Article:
Printer Friendly

Bungled 999 call response may have let killer escape for a year; Man guilty of slaughtering family.

Byline: Ben Hurst Head of News ben.hurst@trinitymirror.com

POLICE missed a crucial opportunity to catch a Birmingham businessman who stabbed a family of four to death.

Anxiang Du, 54, was convicted by a jury at Northampton Crown Court of murdering university lecturer Jifeng "Jeff"' Ding, his wife, Ge "Helen" Chui, and their two daughters, Xing "Nancy" 18, and Alice, 12, on April 29, 2011.

Jurors took just over three hours to deliver a unanimous verdict on Du, from Coventry, who owned the Natural Care store in Birmingham's Pavilions shopping centre. It emerged that Du was able to flee the country after police mishandled a 999 call from one of the victims, leading to a manhunt lasting more than a year. Du was on the run for 14 month and the bodies lay undiscovered for two days in a four-bedroom detached house in Pioneer Close, Wootton, Northamptonshire, despite a frantic 999 call being made from Alice Ding's mobile as Du carried out the killings.

Northamptonshire Police have admitted they will "never know what may have happened" if they had responded correctly to the call, made at 3.32pm, in which both girls could be heard screaming before the line went dead. The call was found to have been "badly mishandled" by the force, resulting in officers being sent to the wrong address and the emergency call closed when nothing untoward was found at that location.

An investigation by the police watchdog, the Independent Police Complaints Commission, later said: "Had police used more detailed checks and a mapping system available to them, the need for a subscriber check would have been established, the correct address in Pioneer Close would have been identified and in all likelihood attended by officers within minutes."

Northamptonshire Police have said it was "unlikely" the Ding family could have been saved, but admitted it was possible that Du could have still been at the address if officers had been dispatched to the right location.

During the trial, the jury heard how Du "massacred" his former business partners Mr and Mrs Ding in revenge "We don't know what may have happened after he lost a 10-year legal battle over a Chinese herbal medicine business.

had we responded correctly (to the 999 Du and his wife Can Chen had set up the business with their friends the Dings but civil proceedings commenced after that relationship "turned sour".

call) Chief Inspector Tom Davies Losing the case left Du "angry, humiliated and facing financial ruin" as he owed some PS88,000 in court costs, jurors were told.

On April 29, Du left his home and went to his shop in Birmingham where he picked up a knife and wrote a farewell note to his wife in Mandarin.

The jury heard he took a train from Birmingham New Street station to Northampton where he boarded a bus to where the Ding family lived in Pioneer Close.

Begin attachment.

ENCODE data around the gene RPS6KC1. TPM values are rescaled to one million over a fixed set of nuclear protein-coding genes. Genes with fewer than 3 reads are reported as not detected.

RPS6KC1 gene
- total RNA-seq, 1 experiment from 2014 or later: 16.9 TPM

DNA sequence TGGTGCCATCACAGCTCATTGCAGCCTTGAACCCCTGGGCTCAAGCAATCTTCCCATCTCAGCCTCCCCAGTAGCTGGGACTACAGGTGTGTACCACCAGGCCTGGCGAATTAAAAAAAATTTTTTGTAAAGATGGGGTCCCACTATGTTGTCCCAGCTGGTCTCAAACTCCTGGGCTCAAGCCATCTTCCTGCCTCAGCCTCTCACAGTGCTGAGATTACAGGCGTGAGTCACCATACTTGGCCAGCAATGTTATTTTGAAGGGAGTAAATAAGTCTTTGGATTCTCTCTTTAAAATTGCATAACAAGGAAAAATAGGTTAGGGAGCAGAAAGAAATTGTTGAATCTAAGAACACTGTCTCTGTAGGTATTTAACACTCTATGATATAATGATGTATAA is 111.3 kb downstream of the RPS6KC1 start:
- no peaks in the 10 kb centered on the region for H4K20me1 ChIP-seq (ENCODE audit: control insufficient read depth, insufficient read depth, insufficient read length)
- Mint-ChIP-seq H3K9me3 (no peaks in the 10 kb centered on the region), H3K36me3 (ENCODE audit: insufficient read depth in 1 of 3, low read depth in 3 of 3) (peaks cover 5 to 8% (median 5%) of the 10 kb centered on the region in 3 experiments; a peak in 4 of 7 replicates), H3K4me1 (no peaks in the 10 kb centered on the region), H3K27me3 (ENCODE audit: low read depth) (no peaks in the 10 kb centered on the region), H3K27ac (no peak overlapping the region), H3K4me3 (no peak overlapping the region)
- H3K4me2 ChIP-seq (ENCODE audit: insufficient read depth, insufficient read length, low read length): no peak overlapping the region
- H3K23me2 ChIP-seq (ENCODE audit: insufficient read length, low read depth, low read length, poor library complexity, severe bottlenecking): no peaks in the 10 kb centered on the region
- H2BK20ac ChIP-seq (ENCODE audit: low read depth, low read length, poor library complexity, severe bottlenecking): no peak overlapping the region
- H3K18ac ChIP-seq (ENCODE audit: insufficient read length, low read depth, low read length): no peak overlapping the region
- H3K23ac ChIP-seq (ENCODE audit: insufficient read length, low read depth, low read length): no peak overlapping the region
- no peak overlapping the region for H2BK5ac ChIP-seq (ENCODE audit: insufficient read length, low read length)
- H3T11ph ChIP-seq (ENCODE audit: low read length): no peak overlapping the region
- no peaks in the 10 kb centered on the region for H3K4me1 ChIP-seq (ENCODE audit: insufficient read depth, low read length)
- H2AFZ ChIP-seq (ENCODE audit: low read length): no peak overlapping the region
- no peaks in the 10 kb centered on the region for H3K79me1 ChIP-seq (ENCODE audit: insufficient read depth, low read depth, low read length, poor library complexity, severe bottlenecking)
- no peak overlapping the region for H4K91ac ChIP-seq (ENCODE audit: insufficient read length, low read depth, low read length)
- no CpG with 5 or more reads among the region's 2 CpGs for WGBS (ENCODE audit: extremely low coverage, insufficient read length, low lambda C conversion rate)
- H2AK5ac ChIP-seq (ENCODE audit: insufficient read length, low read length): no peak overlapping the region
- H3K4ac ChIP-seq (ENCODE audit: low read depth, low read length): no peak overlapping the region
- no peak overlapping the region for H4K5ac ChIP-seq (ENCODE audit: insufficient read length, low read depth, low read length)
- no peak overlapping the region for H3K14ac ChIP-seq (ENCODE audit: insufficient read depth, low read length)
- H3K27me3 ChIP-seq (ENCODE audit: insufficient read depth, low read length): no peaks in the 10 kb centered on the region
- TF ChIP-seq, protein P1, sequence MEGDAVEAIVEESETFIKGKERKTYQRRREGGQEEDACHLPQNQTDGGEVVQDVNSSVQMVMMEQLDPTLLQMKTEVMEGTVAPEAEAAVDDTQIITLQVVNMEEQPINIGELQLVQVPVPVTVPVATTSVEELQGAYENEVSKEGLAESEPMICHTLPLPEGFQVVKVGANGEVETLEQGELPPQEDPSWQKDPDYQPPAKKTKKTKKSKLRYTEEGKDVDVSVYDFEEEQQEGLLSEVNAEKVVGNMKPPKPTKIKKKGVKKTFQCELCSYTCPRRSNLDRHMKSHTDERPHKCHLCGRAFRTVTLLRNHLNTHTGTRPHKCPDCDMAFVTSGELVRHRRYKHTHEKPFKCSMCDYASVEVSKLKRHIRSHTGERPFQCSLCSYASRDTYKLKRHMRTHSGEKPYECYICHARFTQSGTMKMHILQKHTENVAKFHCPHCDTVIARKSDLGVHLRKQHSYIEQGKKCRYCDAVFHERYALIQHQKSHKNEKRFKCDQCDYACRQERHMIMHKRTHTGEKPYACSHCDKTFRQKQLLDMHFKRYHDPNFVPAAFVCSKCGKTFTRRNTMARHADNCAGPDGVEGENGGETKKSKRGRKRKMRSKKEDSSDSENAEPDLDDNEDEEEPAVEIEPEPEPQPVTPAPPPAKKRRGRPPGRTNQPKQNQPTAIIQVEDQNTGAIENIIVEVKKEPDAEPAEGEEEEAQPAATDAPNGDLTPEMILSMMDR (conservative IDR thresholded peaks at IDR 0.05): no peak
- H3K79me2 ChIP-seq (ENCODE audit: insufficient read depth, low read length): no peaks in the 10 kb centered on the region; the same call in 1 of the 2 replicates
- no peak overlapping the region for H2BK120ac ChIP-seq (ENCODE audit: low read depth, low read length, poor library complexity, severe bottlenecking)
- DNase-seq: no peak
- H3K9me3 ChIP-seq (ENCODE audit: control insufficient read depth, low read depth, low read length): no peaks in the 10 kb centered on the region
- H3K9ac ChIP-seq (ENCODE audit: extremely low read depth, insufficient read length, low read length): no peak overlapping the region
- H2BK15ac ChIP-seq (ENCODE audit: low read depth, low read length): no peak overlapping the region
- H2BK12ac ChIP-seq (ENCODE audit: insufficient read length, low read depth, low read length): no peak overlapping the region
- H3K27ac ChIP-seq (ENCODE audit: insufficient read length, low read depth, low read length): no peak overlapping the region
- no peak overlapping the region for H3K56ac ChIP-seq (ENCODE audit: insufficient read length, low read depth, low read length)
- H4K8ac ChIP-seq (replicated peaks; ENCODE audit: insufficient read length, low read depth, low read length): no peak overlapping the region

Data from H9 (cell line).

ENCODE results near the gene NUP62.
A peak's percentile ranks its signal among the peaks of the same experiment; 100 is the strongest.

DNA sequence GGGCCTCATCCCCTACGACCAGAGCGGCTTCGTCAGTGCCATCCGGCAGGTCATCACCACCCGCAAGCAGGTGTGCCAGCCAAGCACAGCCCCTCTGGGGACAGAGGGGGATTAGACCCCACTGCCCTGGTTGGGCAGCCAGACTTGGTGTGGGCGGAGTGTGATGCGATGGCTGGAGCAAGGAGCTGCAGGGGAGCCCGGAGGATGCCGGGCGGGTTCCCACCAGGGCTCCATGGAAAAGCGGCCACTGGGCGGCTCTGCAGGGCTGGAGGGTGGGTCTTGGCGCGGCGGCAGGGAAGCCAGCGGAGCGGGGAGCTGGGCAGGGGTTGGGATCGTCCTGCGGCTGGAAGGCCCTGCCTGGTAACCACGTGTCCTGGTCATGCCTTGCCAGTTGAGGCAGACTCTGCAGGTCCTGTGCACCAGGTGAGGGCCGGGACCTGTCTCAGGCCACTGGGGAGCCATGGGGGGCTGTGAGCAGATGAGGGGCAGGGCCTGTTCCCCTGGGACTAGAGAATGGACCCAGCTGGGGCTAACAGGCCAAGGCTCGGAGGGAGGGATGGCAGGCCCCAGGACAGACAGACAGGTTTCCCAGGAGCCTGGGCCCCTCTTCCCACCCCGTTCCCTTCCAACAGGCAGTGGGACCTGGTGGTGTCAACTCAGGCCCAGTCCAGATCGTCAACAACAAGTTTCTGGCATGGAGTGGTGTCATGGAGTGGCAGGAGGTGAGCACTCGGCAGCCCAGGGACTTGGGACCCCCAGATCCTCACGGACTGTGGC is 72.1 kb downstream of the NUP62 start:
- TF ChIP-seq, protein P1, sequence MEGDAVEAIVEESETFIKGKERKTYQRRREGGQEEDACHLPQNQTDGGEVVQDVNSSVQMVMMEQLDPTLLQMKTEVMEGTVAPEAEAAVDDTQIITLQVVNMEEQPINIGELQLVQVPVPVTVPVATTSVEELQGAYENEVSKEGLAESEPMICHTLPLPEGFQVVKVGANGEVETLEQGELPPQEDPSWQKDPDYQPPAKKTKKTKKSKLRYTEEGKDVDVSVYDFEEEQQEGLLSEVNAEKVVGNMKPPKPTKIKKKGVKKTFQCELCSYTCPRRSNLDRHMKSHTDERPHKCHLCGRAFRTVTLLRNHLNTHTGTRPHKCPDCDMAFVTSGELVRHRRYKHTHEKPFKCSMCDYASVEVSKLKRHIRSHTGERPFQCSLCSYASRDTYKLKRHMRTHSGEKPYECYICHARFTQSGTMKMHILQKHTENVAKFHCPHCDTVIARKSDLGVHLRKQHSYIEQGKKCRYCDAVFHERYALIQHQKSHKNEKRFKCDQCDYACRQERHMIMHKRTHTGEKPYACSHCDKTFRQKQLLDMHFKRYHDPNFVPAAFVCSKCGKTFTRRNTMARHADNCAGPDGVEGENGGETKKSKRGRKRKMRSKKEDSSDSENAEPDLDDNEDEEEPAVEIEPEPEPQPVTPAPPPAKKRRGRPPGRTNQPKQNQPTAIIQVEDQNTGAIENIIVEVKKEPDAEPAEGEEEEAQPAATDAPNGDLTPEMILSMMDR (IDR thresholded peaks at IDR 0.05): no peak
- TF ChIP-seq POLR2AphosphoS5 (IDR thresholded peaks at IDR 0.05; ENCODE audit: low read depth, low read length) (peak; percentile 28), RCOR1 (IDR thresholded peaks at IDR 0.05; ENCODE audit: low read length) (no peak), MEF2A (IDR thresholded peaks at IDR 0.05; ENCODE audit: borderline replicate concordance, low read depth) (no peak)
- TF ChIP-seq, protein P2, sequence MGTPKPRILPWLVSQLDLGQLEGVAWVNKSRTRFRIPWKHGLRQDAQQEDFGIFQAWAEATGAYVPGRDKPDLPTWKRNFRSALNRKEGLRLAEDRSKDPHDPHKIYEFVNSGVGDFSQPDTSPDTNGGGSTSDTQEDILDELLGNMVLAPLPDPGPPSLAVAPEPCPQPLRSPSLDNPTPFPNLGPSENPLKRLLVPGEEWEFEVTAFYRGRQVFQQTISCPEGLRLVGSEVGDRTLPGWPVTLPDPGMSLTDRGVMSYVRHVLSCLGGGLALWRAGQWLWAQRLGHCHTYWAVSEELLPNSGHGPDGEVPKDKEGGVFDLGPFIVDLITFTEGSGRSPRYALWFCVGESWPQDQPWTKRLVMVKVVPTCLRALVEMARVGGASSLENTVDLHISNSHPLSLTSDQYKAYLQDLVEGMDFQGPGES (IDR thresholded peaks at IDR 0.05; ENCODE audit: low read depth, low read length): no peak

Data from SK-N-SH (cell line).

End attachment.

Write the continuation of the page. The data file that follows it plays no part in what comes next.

He knifed Mr and Mrs Ding multiple times, leaving them for dead in the kitchen, then, with their blood on his hands, he went upstairs and slaughtered their two daughters Alice, 12, and Nancy, 18, who he found cowering in a bedroom.

Post mortem tests showed that Mr Ding had been stabbed 23 times, Mrs Ding 13 times, Nancy had 11 stab wounds, and Alice had four.

Du then made his getaway in the Dings' silver Corsa - driving through the night to London.

The next day he boarded a coach from London Victoria Coach Station to Paris Gallieni. He travelled on through Spain before boarding a ferry from Algeciras to Tangier in Morocco.

He evaded capture for more than a year until his arrest in the city last July.

Moroccan authorities arrested Du on July 7 and negotiations began with the UK to extradite him back.

He was flown back to London in February this year.

Speaking outside court, senior investigating officer Detective Chief Inspector Tom Davies said: "We've seen justice done.

"This was a heinous crime committed by a man who knew what he was doing and went with a plan to kill an entire family in cold blood.

"We don't know what may have happened had we responded correctly (to the 999 call).

"In life we all make mistakes. It was important for us to realise that, once those mistakes had been made, we then focused on the positives and worked with law enforcement to find him."

Du was due to be sentenced on Thursday, November 28.

We don't know what may have happened had we responded correctly (to the 999 call) Chief Inspector Tom Davies

CAPTION(S):

Convicted: Anxiang Du, 54

Jifeng Ding with his wife Helen and daughters Xing and Alice who were all stabbed to death in their home >
COPYRIGHT 2013 Birmingham Post & Mail Ltd
No portion of this article can be reproduced without the express written permission from the copyright holder.
Copyright 2013 Gale, Cengage Learning. All rights reserved.

Article Details
Printer friendly Cite/link Email Feedback
Publication:The Birmingham Post (England)
Geographic Code:4EUUK
Date:Nov 28, 2013
Words:789
Previous Article:Virtual reality suite allows firms to map out engineering dreams.
Next Article:We're still reaching for the Moon on the things that matter most today.

Terms of use | Privacy policy | Copyright © 2018 Farlex, Inc. | Feedback | For webmasters